- This is our 100th post, by the way. And there will be many more to come. -
Does incorporation of the fantastic constitute a punk moment of defiance for writers?
It's a cool little discussion on Tor.com, and because Literature vs Genre is the kind of endless circular debate ideal for a few drinks at the bar, I found myself smirking at paragraphs like these:
Perhaps a real punk wouldn’t call themselves a punk, but the notion of protesting an institutionalized notion of art is likely a result of some amount of stigma or shame associated with the (punk) choice. Someone with a literary background like Grossman is going to be faced with more stigma or shame when he goes genre than someone like George R. R. Martin when he pulls a slightly punk move in Game of Thrones by not having it necessarily be about a big bad guy or quest. Perhaps Martin never faced the stigma, so the “risks” he took seem less punk than Grossman.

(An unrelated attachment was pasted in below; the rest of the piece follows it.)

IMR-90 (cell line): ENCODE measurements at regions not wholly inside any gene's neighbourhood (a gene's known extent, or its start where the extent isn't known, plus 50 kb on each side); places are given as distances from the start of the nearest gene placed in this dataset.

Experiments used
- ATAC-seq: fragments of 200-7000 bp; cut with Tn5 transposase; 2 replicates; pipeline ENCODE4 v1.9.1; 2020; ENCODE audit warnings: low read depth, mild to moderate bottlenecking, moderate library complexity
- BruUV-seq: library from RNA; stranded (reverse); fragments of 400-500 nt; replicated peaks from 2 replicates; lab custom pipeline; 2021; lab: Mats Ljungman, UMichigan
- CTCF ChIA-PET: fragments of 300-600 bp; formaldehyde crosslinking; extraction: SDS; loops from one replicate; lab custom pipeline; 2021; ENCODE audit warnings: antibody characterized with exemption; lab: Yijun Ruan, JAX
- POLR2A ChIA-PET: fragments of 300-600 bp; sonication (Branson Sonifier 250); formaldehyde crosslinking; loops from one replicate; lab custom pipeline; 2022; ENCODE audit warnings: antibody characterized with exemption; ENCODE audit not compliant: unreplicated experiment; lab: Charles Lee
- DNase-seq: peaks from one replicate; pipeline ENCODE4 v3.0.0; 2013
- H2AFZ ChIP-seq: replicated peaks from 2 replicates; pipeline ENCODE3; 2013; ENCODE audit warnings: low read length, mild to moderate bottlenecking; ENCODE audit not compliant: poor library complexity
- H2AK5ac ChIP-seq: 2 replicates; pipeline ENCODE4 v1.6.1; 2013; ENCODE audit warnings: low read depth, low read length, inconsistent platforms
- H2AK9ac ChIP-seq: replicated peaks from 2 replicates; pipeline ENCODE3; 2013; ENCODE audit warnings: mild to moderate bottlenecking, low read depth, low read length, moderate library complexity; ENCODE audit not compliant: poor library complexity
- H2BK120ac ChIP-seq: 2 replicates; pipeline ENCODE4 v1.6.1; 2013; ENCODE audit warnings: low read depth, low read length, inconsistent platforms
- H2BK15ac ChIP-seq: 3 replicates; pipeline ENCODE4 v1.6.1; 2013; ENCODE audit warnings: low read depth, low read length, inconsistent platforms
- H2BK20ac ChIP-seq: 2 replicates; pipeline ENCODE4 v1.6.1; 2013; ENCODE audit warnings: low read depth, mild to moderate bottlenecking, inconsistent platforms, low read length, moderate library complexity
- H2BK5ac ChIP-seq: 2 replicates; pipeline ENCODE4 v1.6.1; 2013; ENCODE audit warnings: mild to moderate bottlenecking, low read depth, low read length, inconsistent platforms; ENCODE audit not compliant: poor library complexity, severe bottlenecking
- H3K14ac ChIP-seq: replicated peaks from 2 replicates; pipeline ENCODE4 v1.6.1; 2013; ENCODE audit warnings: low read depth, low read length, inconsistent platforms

Have a skim through. I'm enjoying the blurring of genre lines in modern fiction. Could it be that clear distinctions between fiction genres are mostly for the benefit of marketing departments?